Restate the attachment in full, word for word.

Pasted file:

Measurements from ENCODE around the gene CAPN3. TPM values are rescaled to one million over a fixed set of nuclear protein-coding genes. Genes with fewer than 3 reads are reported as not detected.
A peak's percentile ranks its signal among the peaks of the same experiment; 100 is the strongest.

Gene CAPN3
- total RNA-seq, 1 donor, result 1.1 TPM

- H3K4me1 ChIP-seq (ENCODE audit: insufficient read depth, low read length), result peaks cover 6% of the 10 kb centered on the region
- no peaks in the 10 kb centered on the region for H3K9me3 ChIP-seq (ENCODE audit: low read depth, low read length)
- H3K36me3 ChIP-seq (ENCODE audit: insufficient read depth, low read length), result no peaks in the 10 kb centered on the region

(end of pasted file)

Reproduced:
Measurements from ENCODE around the gene CAPN3. TPM values are rescaled to one million over a fixed set of nuclear protein-coding genes. Genes with fewer than 3 reads are reported as not detected.
A peak's percentile ranks its signal among the peaks of the same experiment; 100 is the strongest.

Gene CAPN3
- total RNA-seq, 1 donor, result 1.1 TPM

- H3K4me1 ChIP-seq (ENCODE audit: insufficient read depth, low read length), result peaks cover 6% of the 10 kb centered on the region
- no peaks in the 10 kb centered on the region for H3K9me3 ChIP-seq (ENCODE audit: low read depth, low read length)
- H3K36me3 ChIP-seq (ENCODE audit: insufficient read depth, low read length), result no peaks in the 10 kb centered on the region